Consider this scenario: You’ve just left the veterinary hospital with your pet and a handful of medications and instructions. You were still trying to process Fluffy’s diagnosis and treatment plan, and didn’t think to ask for advice on how to give her the medications. Now you are home, and it’s time for her first dose. Fluffy takes the pill, but not after a great deal of spitting, drooling, and being chased around the house. Before she’s due for her next dose, learn a few tips and tricks to make the job easier.
1: Find the best drug formulation for your pet
Medications come in many different mediums, including tablets, flavored chewable tablets, capsules, oral suspensions, and topicals. If your pet was prescribed an oral tablet, capsule, or suspension, this guide will provide clear step-by-step instructions on administering these medications to dogs. This guide will help you to medicate your cat. Many medications are available in multiple formulations, and some drugs can be compounded into oral suspensions, chewable tablets, or topicals at an outside facility. If you know that your pet takes liquids better than capsules, mention this to our team to ensure your pet receives what works best for her.
2: Use food to your advantage
Some easy-to-medicate pets will gladly eat a bowl of food with a tablet dropped in the mix. Others will deliberately eat around the drug or refuse to eat out of the bowl altogether. In these cases, try hiding the medication in a tasty treat, such as a small piece of bread with a dab of peanut butter, or another chewy, savory treat made for dogs. Products made with a small pocket, specifically to hide bitter tablets and bulky capsules, also are available, and come in different sizes and types for all your furry friends. For picky pets, flavored chewable formulations often work well, if they are available. Ask us if this is an option when your pet is prescribed a medication. With cats, occasionally using something fishy and smelly, like sardines and sardine oil, will help to mask pills and/or liquids.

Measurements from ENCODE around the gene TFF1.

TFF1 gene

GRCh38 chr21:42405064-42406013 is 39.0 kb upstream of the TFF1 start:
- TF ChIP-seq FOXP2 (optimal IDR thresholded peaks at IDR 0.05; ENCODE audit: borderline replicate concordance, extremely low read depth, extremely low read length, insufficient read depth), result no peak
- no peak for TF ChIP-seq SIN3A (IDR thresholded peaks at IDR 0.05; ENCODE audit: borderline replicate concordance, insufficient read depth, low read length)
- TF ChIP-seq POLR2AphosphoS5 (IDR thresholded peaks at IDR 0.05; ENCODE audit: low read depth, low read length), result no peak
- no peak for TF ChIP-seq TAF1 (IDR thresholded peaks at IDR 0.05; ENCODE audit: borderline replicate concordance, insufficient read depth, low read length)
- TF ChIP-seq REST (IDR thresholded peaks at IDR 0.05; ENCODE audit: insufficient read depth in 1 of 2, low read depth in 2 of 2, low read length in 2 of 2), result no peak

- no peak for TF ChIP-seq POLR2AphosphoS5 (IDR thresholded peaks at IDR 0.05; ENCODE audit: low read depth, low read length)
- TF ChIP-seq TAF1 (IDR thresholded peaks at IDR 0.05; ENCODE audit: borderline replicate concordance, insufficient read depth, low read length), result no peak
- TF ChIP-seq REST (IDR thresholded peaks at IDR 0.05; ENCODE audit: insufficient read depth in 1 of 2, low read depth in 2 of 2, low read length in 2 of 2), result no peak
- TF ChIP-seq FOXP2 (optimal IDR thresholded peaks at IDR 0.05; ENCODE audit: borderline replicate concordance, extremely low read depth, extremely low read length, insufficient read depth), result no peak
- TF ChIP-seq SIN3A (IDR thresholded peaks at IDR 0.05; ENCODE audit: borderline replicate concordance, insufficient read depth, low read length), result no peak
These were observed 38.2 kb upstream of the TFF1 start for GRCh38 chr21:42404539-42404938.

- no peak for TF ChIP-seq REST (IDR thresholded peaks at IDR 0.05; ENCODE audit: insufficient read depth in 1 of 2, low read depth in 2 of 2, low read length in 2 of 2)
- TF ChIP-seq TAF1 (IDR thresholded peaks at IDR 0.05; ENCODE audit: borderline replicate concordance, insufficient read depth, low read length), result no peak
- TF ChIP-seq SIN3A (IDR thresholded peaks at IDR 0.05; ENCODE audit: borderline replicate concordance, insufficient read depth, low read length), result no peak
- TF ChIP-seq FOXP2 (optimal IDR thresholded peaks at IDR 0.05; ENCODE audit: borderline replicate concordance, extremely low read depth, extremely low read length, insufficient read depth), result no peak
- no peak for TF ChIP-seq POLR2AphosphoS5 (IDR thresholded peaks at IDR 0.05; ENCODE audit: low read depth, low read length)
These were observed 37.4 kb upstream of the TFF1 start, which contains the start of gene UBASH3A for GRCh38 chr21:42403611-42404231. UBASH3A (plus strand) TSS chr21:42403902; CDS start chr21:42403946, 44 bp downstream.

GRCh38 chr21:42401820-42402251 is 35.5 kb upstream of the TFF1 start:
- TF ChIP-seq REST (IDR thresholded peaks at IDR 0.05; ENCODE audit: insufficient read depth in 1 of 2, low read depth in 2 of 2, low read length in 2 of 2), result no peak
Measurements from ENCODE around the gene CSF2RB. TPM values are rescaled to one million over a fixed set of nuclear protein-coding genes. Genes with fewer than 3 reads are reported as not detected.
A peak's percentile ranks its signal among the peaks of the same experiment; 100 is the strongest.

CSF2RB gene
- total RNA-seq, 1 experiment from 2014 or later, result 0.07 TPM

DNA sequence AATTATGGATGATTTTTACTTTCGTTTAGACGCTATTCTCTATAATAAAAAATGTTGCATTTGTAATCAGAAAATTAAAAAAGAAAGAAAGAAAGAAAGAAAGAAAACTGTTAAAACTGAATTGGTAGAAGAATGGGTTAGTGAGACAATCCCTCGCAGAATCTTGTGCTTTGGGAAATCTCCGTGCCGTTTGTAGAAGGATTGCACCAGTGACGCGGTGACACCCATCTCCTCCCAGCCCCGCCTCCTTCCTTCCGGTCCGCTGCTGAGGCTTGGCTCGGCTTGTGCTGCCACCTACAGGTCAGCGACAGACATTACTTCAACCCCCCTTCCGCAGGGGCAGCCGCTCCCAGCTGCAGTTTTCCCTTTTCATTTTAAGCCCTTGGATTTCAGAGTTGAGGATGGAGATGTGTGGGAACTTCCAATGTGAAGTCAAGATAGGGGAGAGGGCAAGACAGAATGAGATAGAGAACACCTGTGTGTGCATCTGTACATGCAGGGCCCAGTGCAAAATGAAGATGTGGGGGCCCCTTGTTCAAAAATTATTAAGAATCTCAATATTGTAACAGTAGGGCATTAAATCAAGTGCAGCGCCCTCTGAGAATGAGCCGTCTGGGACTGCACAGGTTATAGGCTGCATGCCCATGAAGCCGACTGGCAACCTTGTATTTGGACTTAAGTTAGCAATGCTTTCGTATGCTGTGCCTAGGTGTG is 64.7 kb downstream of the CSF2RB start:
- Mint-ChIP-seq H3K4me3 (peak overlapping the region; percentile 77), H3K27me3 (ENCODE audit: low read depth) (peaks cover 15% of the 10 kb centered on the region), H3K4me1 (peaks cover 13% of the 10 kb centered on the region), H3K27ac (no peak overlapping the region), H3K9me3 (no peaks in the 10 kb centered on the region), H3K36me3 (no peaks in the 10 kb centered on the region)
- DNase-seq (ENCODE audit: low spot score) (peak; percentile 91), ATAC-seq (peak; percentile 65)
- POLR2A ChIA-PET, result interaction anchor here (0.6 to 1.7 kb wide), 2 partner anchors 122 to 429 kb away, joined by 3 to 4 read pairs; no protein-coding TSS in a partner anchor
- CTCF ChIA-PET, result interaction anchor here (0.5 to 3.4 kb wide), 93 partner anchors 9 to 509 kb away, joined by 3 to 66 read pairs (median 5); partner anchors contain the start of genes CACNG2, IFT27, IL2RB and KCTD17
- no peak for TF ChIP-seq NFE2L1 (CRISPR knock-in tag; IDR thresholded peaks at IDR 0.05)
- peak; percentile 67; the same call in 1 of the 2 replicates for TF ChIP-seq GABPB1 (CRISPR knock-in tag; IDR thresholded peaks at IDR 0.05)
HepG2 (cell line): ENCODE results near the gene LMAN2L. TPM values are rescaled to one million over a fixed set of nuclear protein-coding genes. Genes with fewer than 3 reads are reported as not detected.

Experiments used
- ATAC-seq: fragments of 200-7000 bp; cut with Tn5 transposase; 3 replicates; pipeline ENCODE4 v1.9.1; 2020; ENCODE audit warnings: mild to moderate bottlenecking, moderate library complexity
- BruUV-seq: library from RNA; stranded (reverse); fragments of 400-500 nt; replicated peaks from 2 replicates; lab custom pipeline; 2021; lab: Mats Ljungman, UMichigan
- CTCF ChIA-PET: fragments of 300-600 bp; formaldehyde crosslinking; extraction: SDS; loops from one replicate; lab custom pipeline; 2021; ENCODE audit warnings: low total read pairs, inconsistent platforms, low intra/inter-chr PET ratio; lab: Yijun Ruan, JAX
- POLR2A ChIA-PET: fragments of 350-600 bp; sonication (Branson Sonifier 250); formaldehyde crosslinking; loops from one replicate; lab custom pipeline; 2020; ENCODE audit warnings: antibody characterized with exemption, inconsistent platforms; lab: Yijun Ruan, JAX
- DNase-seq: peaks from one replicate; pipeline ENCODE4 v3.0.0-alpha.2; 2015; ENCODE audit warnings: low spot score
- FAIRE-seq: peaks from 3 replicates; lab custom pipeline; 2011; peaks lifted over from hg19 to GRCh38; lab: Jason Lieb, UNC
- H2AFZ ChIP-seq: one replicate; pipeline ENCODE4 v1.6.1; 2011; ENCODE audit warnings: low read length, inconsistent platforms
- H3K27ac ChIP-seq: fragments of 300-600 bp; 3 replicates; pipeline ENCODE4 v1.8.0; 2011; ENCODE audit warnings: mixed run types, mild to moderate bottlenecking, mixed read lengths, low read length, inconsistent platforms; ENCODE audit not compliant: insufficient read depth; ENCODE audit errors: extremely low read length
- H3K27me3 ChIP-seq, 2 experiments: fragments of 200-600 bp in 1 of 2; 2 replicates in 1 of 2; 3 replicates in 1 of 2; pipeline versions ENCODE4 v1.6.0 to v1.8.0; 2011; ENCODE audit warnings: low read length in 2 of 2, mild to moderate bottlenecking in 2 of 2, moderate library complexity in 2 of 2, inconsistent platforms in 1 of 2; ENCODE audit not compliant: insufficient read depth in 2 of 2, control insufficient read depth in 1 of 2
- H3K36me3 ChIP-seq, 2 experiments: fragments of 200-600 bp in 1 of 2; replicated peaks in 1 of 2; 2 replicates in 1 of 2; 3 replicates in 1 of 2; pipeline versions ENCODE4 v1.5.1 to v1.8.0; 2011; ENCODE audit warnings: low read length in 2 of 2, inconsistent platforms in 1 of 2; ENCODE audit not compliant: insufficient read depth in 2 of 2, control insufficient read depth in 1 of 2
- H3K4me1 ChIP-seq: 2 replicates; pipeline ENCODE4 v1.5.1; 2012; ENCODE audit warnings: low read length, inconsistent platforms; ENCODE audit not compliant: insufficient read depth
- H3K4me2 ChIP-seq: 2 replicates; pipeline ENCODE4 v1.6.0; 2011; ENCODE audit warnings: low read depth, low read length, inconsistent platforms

3: Prepare a toolkit before medicating your pet
When it comes time to medicate your pet, be prepared. Assemble a small kit equipped with some helpful tools, including the following:
- A small towel — You can use this to gently wrap your cat into a “burrito” for easier handling, and for small cleanups when things get messy.
- Oral syringe with water — Use this to wash down a pill or capsule after administration.
- Pill gun — These are handy little tools that can make medicating easier and safer.
- Pill pocket treats — These are helpful for hiding bitter medications.
- Disposable nitrile or latex gloves — If you need to apply topical medications, you should always wear gloves.
4: Begin practicing on your pet early
As with most learned behaviors, if you introduce your pet to the process of medicating early, she will likely become desensitized. You can practice giving her liquid medication by using an oral syringe with a bit of water. Get her used to the flavor of the pill treats or other food you may use to hide a pill and use these as treats when she behaves well. Purchase a pill gun and practice using it with her, rewarding her, of course, throughout the process. Touch her mouth, ears, face, and feet often so she becomes comfortable with these areas being handled. Practicing these techniques may save you a headache when she’s older and needs oral, topical, ear, or eye medications.
5: Consider alternative options for pets
If you have tried these tips and are still experiencing difficulty, try a drug in a different medium before throwing in the towel. Some diseases, such as feline hyperthyroidism, can be controlled with a topical cream, a prescription diet, or radioactive iodine therapy versus life-long oral medications. We can guide you through the best options for your pet and her condition.
If you are experiencing difficulty medicating your pet, contact us to set up a time for a demonstration, or to ask about alternative options.
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